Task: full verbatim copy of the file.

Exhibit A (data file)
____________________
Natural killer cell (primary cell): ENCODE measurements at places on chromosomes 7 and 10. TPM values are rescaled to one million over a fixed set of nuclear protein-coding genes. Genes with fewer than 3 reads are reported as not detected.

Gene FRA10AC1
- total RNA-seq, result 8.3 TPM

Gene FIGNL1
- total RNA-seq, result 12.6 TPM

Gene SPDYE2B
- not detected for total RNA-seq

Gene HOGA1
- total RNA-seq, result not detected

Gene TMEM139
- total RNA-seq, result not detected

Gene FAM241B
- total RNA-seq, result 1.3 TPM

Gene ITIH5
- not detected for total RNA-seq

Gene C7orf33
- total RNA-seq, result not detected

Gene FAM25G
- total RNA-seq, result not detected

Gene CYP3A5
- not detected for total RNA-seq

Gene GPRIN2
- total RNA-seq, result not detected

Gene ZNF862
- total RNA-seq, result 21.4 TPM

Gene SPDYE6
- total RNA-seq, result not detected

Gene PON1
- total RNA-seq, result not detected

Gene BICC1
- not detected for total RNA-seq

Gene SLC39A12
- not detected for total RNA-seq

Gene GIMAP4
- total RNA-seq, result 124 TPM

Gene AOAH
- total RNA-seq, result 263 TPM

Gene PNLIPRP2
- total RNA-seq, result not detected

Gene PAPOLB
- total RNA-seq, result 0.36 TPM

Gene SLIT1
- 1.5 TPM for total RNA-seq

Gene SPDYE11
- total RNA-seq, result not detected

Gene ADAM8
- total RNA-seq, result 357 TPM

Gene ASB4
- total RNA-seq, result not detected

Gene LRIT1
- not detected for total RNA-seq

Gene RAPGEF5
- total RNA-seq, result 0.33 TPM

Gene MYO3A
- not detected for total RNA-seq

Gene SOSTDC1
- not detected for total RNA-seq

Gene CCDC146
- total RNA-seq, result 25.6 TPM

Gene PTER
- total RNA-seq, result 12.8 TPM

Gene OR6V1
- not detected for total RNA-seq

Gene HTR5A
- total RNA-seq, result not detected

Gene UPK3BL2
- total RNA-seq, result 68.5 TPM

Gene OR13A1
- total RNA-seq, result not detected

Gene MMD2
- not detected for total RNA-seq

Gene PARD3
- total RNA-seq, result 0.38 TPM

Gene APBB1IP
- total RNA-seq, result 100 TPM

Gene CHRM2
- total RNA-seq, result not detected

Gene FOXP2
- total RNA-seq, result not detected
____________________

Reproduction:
Natural killer cell (primary cell): ENCODE measurements at places on chromosomes 7 and 10. TPM values are rescaled to one million over a fixed set of nuclear protein-coding genes. Genes with fewer than 3 reads are reported as not detected.

Gene FRA10AC1
- total RNA-seq, result 8.3 TPM

Gene FIGNL1
- total RNA-seq, result 12.6 TPM

Gene SPDYE2B
- not detected for total RNA-seq

Gene HOGA1
- total RNA-seq, result not detected

Gene TMEM139
- total RNA-seq, result not detected

Gene FAM241B
- total RNA-seq, result 1.3 TPM

Gene ITIH5
- not detected for total RNA-seq

Gene C7orf33
- total RNA-seq, result not detected

Gene FAM25G
- total RNA-seq, result not detected

Gene CYP3A5
- not detected for total RNA-seq

Gene GPRIN2
- total RNA-seq, result not detected

Gene ZNF862
- total RNA-seq, result 21.4 TPM

Gene SPDYE6
- total RNA-seq, result not detected

Gene PON1
- total RNA-seq, result not detected

Gene BICC1
- not detected for total RNA-seq

Gene SLC39A12
- not detected for total RNA-seq

Gene GIMAP4
- total RNA-seq, result 124 TPM

Gene AOAH
- total RNA-seq, result 263 TPM

Gene PNLIPRP2
- total RNA-seq, result not detected

Gene PAPOLB
- total RNA-seq, result 0.36 TPM

Gene SLIT1
- 1.5 TPM for total RNA-seq

Gene SPDYE11
- total RNA-seq, result not detected

Gene ADAM8
- total RNA-seq, result 357 TPM

Gene ASB4
- total RNA-seq, result not detected

Gene LRIT1
- not detected for total RNA-seq

Gene RAPGEF5
- total RNA-seq, result 0.33 TPM

Gene MYO3A
- not detected for total RNA-seq

Gene SOSTDC1
- not detected for total RNA-seq

Gene CCDC146
- total RNA-seq, result 25.6 TPM

Gene PTER
- total RNA-seq, result 12.8 TPM

Gene OR6V1
- not detected for total RNA-seq

Gene HTR5A
- total RNA-seq, result not detected

Gene UPK3BL2
- total RNA-seq, result 68.5 TPM

Gene OR13A1
- total RNA-seq, result not detected

Gene MMD2
- not detected for total RNA-seq

Gene PARD3
- total RNA-seq, result 0.38 TPM

Gene APBB1IP
- total RNA-seq, result 100 TPM

Gene CHRM2
- total RNA-seq, result not detected

Gene FOXP2
- total RNA-seq, result not detected